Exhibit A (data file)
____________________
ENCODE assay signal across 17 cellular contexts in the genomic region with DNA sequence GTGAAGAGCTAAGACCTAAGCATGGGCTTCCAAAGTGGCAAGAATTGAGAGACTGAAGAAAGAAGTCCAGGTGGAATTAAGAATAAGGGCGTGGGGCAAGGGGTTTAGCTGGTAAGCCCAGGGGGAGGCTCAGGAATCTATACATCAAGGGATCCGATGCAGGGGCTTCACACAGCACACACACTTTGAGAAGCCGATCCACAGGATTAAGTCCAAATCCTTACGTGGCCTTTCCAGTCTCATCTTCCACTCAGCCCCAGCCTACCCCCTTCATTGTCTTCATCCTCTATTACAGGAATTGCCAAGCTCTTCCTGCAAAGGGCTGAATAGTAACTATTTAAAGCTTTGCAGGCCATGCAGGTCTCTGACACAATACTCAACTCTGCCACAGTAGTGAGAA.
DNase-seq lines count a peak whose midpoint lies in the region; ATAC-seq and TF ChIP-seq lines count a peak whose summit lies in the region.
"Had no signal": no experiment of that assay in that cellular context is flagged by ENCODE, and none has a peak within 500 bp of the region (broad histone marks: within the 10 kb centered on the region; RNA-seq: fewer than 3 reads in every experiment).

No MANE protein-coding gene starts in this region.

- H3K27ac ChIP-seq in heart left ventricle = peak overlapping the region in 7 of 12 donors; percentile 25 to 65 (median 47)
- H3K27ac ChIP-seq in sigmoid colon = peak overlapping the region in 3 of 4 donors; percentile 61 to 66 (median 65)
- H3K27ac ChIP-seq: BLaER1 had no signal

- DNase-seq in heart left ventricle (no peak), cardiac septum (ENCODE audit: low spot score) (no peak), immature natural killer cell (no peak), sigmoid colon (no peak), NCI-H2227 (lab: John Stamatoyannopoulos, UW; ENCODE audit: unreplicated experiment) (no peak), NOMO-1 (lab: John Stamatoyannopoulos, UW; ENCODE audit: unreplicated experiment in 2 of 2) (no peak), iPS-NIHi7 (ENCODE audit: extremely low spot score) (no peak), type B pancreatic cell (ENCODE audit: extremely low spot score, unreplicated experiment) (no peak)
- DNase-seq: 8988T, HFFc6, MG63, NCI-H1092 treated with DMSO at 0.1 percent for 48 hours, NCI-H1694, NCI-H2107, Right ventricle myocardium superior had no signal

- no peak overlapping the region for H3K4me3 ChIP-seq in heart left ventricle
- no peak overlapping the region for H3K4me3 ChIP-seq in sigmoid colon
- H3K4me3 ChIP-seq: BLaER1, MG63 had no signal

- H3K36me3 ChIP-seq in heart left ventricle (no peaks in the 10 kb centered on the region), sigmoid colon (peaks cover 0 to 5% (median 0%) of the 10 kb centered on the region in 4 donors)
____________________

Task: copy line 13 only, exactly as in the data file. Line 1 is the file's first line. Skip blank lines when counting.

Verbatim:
- H3K36me3 ChIP-seq in heart left ventricle (no peaks in the 10 kb centered on the region), sigmoid colon (peaks cover 0 to 5% (median 0%) of the 10 kb centered on the region in 4 donors)